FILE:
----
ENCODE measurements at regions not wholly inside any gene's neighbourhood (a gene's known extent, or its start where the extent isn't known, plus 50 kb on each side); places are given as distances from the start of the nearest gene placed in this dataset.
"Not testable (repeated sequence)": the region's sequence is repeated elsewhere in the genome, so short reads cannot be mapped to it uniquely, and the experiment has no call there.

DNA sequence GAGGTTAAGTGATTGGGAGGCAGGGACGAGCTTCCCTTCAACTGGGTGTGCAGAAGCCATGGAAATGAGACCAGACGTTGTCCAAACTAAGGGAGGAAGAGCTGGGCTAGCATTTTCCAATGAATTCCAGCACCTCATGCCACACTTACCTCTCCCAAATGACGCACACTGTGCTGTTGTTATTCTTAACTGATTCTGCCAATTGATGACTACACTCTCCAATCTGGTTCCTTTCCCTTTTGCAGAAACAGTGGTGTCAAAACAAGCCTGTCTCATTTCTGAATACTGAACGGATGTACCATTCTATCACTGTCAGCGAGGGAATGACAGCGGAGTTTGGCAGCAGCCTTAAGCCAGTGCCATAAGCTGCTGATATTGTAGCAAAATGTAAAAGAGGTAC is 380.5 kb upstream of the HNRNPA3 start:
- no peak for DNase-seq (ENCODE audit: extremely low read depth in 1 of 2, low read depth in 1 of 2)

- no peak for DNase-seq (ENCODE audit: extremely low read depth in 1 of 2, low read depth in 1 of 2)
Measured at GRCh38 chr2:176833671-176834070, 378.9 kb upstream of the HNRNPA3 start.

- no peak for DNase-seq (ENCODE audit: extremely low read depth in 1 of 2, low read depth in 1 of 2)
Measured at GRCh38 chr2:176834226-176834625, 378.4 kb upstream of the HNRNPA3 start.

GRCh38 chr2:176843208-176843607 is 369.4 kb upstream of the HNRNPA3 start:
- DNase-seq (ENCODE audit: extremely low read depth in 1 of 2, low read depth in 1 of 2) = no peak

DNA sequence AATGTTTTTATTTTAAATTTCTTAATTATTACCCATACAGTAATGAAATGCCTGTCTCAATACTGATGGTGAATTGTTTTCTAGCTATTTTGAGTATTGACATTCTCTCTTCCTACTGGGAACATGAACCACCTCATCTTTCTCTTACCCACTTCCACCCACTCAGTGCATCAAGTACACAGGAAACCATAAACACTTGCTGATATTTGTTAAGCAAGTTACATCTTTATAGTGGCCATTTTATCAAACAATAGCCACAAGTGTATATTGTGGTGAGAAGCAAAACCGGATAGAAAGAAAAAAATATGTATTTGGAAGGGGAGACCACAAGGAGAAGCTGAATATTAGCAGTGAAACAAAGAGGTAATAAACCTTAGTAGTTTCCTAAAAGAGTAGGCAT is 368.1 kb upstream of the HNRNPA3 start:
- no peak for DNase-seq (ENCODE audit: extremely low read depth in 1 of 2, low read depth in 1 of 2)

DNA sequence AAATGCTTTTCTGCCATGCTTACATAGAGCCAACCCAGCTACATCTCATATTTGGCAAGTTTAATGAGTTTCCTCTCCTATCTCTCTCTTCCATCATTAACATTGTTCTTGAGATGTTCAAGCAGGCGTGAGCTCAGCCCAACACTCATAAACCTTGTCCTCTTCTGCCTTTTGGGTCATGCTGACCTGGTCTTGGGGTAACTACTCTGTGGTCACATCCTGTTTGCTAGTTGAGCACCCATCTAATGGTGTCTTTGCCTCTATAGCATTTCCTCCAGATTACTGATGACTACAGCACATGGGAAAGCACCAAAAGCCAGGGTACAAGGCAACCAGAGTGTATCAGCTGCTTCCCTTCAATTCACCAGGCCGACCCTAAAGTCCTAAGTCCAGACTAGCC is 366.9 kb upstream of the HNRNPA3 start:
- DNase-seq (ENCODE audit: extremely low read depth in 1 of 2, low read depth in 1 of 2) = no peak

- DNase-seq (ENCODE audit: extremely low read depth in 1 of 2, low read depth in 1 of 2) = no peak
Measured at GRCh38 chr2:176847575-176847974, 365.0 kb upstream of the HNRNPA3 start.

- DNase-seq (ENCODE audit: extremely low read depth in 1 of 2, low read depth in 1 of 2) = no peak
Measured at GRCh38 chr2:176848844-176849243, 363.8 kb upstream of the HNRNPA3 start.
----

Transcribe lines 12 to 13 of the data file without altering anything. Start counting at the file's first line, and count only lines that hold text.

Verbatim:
- no peak for DNase-seq (ENCODE audit: extremely low read depth in 1 of 2, low read depth in 1 of 2)

DNA sequence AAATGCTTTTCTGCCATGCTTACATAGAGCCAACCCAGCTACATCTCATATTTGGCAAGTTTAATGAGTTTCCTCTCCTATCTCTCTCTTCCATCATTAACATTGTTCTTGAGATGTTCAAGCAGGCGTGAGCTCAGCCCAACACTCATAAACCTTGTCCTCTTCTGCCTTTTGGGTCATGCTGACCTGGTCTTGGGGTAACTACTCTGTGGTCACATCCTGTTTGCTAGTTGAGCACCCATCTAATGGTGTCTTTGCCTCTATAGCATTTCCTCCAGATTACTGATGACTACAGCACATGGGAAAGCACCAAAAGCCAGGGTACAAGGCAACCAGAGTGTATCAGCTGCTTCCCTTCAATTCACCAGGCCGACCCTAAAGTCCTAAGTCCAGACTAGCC is 366.9 kb upstream of the HNRNPA3 start: